This newly made landscape, this intermediate step between vision and reality, is a bit of a hellish place. Sand and other debris is being whipped around like some surreal ballet, and every dancer wears steel-toed shoes (recommended) and hard hats. What it lacks in grace (there is certain grace to it all, the choreography of so many moving parts) it makes up in noise and wind and motion. You leave work and you take shit home IN YOUR EYES.

The sound itself is a general din of lifts, saws, concrete deliveries, and drills ad infinitum. It’s fatiguing, if you let it into your head. Put your ears on or tune it out–your choice.

Job-site Detritus & General Din:  Good band names?

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Listen–having a job is a good thing. Having paying work which feeds families and takes care of the bills is great. Thanks Captain Obvious! It’s just that working on a site like this makes me REALLY appreciate and respect the carpenters, the drywallers and plasterers, the general laborers, the guys who stand in a 3′ by 6′  box on the end of a 50′ boom applying and scraping and plastering styrofoam from 7am to 6pm every day. These guys are legit. These guys are for real. These guys earn every penny of what they are being paid. I have never seen such hard workers. They work on a site and in a place which most people would find soul-crushing. And though I cannot understand conversations or songs which occasionally float down from their perch, it’s a pleasant thing to hear something organic, joyful and human when the machines have paused for a moment.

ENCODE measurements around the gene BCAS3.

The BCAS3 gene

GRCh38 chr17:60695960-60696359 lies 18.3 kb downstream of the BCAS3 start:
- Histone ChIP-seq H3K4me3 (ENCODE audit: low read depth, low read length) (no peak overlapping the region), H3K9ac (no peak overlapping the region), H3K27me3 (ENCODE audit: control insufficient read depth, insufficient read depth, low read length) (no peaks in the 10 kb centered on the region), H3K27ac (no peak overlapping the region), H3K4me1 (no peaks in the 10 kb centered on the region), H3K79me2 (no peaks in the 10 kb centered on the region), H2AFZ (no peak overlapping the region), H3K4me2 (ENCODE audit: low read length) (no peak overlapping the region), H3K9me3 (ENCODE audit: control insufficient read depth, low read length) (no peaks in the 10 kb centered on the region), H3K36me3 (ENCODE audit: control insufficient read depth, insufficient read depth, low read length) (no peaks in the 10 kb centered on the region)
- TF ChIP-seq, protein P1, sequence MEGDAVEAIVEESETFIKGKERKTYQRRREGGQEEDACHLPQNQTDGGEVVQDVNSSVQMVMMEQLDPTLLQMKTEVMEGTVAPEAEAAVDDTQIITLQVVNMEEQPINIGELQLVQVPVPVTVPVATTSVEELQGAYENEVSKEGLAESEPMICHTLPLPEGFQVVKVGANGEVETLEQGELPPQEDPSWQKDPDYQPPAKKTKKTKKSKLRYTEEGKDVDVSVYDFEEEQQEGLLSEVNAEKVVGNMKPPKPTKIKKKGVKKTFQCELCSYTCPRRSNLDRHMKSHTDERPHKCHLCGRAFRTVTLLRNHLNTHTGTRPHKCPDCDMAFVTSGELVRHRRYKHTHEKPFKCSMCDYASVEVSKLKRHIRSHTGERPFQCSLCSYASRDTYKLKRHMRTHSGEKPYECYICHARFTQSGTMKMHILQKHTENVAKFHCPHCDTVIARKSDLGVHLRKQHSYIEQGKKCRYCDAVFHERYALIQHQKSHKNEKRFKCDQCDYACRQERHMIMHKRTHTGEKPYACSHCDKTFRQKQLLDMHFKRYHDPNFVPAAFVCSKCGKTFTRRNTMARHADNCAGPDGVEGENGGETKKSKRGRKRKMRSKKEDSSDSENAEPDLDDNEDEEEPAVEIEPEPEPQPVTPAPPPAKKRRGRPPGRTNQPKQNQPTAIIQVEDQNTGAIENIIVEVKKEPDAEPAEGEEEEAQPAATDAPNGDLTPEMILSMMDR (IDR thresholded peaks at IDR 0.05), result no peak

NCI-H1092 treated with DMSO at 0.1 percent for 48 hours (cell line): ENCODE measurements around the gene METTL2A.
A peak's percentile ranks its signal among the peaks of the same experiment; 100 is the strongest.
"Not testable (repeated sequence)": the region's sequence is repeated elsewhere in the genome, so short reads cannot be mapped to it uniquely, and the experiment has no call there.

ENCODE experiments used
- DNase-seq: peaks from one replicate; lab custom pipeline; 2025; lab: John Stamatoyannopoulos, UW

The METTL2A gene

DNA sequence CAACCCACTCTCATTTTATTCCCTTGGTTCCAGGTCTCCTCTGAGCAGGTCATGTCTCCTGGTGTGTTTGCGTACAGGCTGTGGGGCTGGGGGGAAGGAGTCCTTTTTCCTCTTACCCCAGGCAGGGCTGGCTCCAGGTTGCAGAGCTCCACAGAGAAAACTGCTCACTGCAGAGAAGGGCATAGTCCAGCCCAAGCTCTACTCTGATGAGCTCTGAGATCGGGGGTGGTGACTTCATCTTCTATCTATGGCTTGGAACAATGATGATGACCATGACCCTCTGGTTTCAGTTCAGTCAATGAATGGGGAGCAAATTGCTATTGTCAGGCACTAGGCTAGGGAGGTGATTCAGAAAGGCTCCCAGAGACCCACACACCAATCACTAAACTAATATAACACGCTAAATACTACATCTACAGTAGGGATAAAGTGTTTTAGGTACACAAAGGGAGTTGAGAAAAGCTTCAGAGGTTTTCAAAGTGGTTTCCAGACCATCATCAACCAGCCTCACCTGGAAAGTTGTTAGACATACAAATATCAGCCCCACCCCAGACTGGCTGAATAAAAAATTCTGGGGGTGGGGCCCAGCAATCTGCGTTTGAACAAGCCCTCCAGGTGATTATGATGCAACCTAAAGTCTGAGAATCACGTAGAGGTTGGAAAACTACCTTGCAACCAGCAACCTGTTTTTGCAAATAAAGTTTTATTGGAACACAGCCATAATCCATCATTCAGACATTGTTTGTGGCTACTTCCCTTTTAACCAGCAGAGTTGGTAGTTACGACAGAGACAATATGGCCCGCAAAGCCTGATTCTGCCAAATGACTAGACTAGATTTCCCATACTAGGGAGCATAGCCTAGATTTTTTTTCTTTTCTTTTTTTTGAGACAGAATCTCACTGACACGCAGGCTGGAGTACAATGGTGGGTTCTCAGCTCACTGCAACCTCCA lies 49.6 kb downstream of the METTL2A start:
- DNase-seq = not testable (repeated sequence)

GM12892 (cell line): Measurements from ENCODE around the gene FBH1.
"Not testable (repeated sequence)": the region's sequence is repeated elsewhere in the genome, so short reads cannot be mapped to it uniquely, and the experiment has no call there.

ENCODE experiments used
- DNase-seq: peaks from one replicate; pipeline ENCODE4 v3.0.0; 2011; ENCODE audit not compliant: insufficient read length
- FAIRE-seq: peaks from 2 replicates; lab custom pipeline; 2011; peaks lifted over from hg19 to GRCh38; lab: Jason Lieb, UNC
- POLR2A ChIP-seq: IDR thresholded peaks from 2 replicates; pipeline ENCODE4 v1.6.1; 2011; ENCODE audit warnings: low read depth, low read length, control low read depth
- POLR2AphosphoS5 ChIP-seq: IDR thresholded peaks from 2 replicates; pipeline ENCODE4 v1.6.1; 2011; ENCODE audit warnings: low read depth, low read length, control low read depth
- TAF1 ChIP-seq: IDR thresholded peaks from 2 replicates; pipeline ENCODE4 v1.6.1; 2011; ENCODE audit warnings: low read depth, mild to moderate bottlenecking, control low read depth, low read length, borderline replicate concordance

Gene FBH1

Gracias.

Have I mentioned the wind? And the sand?

Oh, here’s a tip for newbies: Slide the lever all the way to the left  in the porta potties when in use. That green plastic door flying open while you’re taking care of business is no way to meet the electrician who’s been working on the adjacent building. Heyhowareya!

Those rubber/fabric gloves that you can get cheapo at the box stores make excellent prophylactics for your block plane. You know, the gloves that you SHOULDN’T NEED in April, a week before the running of the Boston Marathon.